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Bad Lieutenants and Postapocalyptica: The Road and Bad Lieutenant: Port of Call New Orleans Reviewed

The Road and Bad Lieutenant: Port of Call New Orleans Reviewed

Top: Nicolas Cage and Eva Mendes/ Bottom: Viggo Mortensen and Kodi Smit-McPhee


Monday, December 14, 2009

By Steve Dollar

The Road
Directed by John Hillcoat

Bad Lieutenant: Port of Call New Orleans
Directed by Werner Herzog
(First Look)

If this year’s Academy Awards producers are foolhardy enough, they could score the show’s customary satirical opening musical bit to R.E.M.’s Nineties anthem “It’s the End of the World As We Know It (And I Feel Fine).” Celebrating the post-apocalyptic jollies that destructo epics like Terminator Salvation, 2012 and The Book of Eli (due in January from the Hughes Brothers), the ceremony could acknowledge big-screen doom-and-gloom while glancing sideways at the recession and the rapid decline of studios like Miramax and the Weinstein Co.

Of course leave it to the Weinsteins to turn the death of everything into Oscar fodder. The awards-season release of The Road, delayed for a year, aims to render a property easily deemed unfilmable and unwatchable into a sad yet heartwarming story of a father and a son’s sustaining love for each other as they struggle to endure what looks like an endless nuclear winter. I haven’t read Cormac McCarthy’s novel, which takes place after a cataclysm that leaves America an ashen wasteland, populated by cannibal gangs and wary, ragged survivors slowly wasting away from starvation and disease. But even if the terrain is speculative fiction—easy to imagine as a Tarkovsky film, actually—it’s not far from one of McCarthy’s brutal Western blood-feasts. As such, the Australian John Hillcoat, director of the savage, neo-Peckinpah Western The Proposition, makes a good match. So does Viggo Mortensen, whose bone structure and soulful eyes bolster the air of haunted defiance required to carry what is, essentially, a two-character drama without a whole lot of rising action.

The Road is beautifully shot by Spanish cinematographer Javier Aguirresarobe in a desaturated palette of garbage-dump tones, which may also simply be part of the northern Pennsylvania landscape that once served George A. Romero’s zombie movies so well. And even the kid, Kodi Smit-McPhee, is good, if all too brave and adorable. All this, and The Road is still a drag. Whether Harvey and Co. softened Hillcoat’s original cut to make the material more palatable to the multiplex holiday crowd, or this is what the director came up with himself, it’s a schlump that flatlines its way to a heartbreaking-yet-hopeful four-hanky ending. There are some hairy interludes involving the cannibal militia (think Mad Max gone redneck), a genuinely Romero-esque freakout in a farmhouse basement, encounters with a desperate black thief (the only black guy in the movie) and a lonely old Robert Duvall, all meant to test the father’s wisdom regarding strangers against the boy’s humanist optimism. Mostly, though, there’s about as much action as My Dinner With Andre.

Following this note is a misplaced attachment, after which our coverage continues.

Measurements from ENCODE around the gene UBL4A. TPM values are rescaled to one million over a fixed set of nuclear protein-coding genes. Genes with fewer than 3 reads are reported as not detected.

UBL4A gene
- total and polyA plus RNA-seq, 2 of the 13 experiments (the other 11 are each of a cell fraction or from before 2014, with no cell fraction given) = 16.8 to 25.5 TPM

Sandbagged by its somber agenda, The Road could have used some of the vital apocalyptic juice that Werner Herzog swigs like root beer. The German director, notorious as much for his documentaries as his life-threatening five-film run in the Seventies and Eighties with madman actor Klaus Kinski, never quite got his juju back—narrative feature-wise—after the death of his “best fiend.” But Nicolas Cage, an actor whose juju evaporated years ago in a haze of shitty, multimillion-dollar paydays, proves nutty enough for the job in Bad Lieutenant: Port of Call New Orleans. The ungainly title suggests a sequel to the 1992 Abel Ferrara cult classic, and the story still involves a drug-addled rogue cop up to his eyeballs in trouble.

The similarities end about there. Herzog wades deep into the swampy funk of New Orleans, which in this post-Katrina setting might as well be an end-of-the-world movie. He’s clearly turned on by the weirdness, the casual corruption, the gangsterism and the Southern Gothic outrageousness of the place. This is still the Amazon-trekking jungle rat who once declared America to be the most exotic place on earth. Such an attitude appears to give Cage permission to be his old, whacked-out self again. Aping a Richard III slump, the actor plays a once-decent cop whose back injury has led to an addiction to painkillers. And cocaine. And heroin. And everything else. He’s got a high-end hooker girlfriend (Eva Mendes), a gambling debt, and a symbiotic relationship with a drug kingpin (Xzibit) he may or may not be setting up.

The film is 90 percent riffage: Cage freestyling raps, threatening elderly invalids by cutting off their oxygen, using his badge to harass wayward party girls into giving him coke and blowjobs, breaking out his “lucky crack pipe” and going to that secret place that Dennis Hopper went to in Blue Velvet. Throw in some gratuitous iguana-cam, terrific casting of oddball character parts (Brad Dourif! Jennifer Coolidge!), and pulpy one-liners like “Shoot him again! His soul is still dancing!” and it’s all as hard to resist as one of Cage’s on-screen coke binges.




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